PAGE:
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Nominal Me

I'm falling in love with my camera and taking photos everywhere I go. That, combined with my passions for politics, sports, religion and other things we all agree on, makes this blog persist.


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Location: Astoria, New York, United States

I'm born in Manhattan and raised in Queens.

Thursday, November 03, 2005

The LBJ Presidential Library, Austin, TX

Today I went to the Lyndon Baines Johnson Presidential Library and Museum.

The museum is located on Austin's University of Texas campus.

For those of you too young to know about LBJ, here's a summary of his presidency: hailing from Texas, this politician needed the Supreme Court to put him in national office after close and contraversial election; while president, he used a national tragedy to push controversial legislation through congress, afterwards, he would use questionable intelligence to lead America into war, and eventually use that war to sail towards and easy re-election.

The country would learn valuable lessons from this experience, and make sure it never happened again.

Hmmmmm.

This is the fourth presidential library I've been to (Nixon's, FDR's, and Carter's being the others) and this may be the most entertaining and balanced one of them all. It hailed LBJ's accomplishments and did not run from his failures, all within the context of contemporary music and images. The sights and sounds of the 50s and 60s helped provide the context of the times and challenges of the period.

The museum started with background information on Johnson's life. It explained that he grew up during World War I and was already a congressman during the second world war. It noted that LBJ, as a member of the Navy reserve, was the first national legislator to take a leave of absence to serve in the military for WWII.

LBJ's fate is linked in many ways to John F. Kennedy. The museum did a good job showing that many were surprised when he took the vice president spot under the less experienced JFK. One letter, written by the man who would challenge him as president four years later, Senator Barry Goldwater, expressed his disappointment that the "moderate" Johnson would help the "socialist" Kennedy win the highest office in the land.

Johnson's life would change in Dallas in 1963, and the nation's direction would change in many ways.

Johnson would push through civil rights legislation that had been languishing shortly after the Kennedy assassination. The museum demonstrates that not all were pleased by posting a telegram to the new president that read "nigger lover". Change did not come easy.

Johnson would push through "Great Society" laws, which include things like Head Start, Medicare, and the Voting Rights Act. Even while highlighting LBJ's greatest accomplishments, it concedes that he may have "legislated too much," earning my respect for objectivity of the museum.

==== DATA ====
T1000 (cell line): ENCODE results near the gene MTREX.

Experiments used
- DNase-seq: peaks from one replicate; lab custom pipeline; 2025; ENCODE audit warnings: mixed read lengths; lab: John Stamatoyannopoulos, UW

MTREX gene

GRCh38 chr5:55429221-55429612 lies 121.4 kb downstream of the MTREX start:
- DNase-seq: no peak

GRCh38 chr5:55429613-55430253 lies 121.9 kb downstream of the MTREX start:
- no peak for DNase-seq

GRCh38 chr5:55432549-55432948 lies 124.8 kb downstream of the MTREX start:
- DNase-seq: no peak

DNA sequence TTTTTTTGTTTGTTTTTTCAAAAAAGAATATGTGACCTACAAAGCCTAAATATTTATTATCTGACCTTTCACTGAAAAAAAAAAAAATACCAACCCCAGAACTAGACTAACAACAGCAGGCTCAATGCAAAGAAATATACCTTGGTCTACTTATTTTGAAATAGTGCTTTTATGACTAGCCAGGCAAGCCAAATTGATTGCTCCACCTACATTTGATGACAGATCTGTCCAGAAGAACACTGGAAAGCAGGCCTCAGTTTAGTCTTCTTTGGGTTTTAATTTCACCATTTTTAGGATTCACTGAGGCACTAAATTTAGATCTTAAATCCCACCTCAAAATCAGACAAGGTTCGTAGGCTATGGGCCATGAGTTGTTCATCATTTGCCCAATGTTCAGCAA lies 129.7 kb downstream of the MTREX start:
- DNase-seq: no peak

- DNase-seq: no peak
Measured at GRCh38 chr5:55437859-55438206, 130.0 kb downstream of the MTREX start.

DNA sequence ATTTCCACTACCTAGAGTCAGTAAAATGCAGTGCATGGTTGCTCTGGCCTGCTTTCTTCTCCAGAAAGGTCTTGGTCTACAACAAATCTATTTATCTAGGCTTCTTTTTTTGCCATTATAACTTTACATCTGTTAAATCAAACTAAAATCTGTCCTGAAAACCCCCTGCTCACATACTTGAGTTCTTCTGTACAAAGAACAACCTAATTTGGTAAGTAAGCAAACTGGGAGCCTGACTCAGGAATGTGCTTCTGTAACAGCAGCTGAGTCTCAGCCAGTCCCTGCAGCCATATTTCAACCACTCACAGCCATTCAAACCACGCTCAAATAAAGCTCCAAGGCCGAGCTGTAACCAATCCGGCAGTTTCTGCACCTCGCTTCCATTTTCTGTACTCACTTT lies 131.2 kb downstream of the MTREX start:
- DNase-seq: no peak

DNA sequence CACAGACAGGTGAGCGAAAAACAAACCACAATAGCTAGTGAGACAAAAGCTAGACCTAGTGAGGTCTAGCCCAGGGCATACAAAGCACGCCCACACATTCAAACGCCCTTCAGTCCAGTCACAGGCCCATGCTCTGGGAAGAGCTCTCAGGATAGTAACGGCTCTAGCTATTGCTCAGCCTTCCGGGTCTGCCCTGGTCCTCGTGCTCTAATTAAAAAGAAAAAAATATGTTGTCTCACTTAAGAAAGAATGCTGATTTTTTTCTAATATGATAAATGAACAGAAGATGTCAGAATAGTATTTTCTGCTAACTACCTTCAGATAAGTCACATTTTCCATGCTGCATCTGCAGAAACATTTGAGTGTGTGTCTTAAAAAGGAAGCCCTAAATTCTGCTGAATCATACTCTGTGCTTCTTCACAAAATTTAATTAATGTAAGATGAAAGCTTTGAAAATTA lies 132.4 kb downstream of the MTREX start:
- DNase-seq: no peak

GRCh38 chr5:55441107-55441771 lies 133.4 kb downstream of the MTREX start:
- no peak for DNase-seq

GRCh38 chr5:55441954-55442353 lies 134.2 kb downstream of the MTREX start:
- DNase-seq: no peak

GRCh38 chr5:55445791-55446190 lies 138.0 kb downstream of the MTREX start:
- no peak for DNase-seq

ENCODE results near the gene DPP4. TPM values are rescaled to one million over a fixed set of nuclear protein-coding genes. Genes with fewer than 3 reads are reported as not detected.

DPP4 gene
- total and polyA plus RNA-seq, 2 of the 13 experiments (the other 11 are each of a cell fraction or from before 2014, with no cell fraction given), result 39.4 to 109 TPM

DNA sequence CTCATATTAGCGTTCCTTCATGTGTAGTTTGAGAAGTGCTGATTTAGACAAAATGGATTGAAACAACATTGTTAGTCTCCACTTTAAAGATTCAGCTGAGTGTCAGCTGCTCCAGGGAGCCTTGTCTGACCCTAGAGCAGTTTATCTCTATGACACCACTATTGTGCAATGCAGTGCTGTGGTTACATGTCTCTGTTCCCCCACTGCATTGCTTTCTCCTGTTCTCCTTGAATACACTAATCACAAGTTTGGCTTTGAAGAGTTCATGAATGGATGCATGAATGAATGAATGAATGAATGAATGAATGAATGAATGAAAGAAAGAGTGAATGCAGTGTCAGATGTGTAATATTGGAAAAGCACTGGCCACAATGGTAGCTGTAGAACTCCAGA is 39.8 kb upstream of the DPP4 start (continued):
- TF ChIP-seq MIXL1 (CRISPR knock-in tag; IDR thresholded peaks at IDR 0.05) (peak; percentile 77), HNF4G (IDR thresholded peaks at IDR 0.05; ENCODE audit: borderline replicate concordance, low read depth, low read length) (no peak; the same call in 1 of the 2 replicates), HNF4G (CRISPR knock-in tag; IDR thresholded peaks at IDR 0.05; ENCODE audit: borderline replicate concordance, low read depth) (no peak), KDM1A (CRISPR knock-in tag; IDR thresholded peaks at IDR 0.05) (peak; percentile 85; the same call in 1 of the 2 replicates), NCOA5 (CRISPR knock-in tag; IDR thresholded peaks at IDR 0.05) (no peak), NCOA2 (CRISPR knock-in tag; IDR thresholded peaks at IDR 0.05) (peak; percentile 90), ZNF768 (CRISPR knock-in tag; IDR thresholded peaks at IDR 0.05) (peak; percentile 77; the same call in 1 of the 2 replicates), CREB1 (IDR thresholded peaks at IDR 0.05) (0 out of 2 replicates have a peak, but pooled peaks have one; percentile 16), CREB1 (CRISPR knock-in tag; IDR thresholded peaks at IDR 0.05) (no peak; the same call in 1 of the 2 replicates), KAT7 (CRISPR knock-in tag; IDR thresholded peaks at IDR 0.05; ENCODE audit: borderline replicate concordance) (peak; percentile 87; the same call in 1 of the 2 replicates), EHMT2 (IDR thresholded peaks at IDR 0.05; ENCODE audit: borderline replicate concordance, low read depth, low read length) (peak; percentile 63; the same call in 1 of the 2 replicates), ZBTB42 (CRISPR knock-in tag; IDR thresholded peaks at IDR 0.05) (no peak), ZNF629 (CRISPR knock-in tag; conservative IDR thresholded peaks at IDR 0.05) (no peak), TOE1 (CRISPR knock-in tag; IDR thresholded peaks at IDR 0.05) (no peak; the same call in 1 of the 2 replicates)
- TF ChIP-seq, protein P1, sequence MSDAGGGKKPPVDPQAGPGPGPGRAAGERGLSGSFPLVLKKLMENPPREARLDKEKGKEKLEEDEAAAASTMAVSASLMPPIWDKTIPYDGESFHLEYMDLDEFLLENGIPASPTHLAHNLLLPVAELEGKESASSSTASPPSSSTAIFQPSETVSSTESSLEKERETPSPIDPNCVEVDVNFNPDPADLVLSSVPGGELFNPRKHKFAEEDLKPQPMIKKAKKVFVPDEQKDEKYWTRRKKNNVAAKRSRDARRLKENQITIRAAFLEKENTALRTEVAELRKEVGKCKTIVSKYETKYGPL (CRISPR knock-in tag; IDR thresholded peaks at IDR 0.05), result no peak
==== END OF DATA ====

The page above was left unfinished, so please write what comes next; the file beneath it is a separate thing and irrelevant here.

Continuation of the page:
My favorite part of the LBJ legacy is the space program, something that inspired me as a kid. The museum has a piece of Moon rock, something that mankind would not have now if not for Johnson's work pushing NASA.

Yet for all of the positives, many of them were outweighed by negatives. It seemed that through the Johnson years, America was ripping apart at the seams.

The most enduring legacy of the LBJ years is the Vietnam war, which ultimately cost Johnson the presidency. The museum discusses the Gulf of Tonkin resolution and the historical controversy relating to it that endures today.

Many served and many died.

The museum ends, as did the LBJ administration, in a somber way that no president desires -- simply stating "we tried" and hoping that history will treat Johnson kind.

Most of the facility is closed to the public, as it is filled with books, documents, and other items of interest to researchers.

It's free and open to the public. Come see it if you get a chance.


RELATED LINKS:
America's Treasures

More Politics

1 Comments:

Anonymous Anonymous said...

I also visited the library in July of 2004. I found it a wonderful and enlightening experience. This was my first presidential library and I was amazed by the volumes of books.

LBJ was the first president that I voted for at the age of 21. I knew nothing about politics and was caught up in "my family have always been democrats". I have fortunately outgrown that. I actually was able to re-live the headlines of the day and being older now, appreciate the contribution that LBJ made to America's history.

Another very interesting part was the section on the "Great Society".

I recommend visiting this library and others as I will try to do.

Monday, 26 December, 2005  

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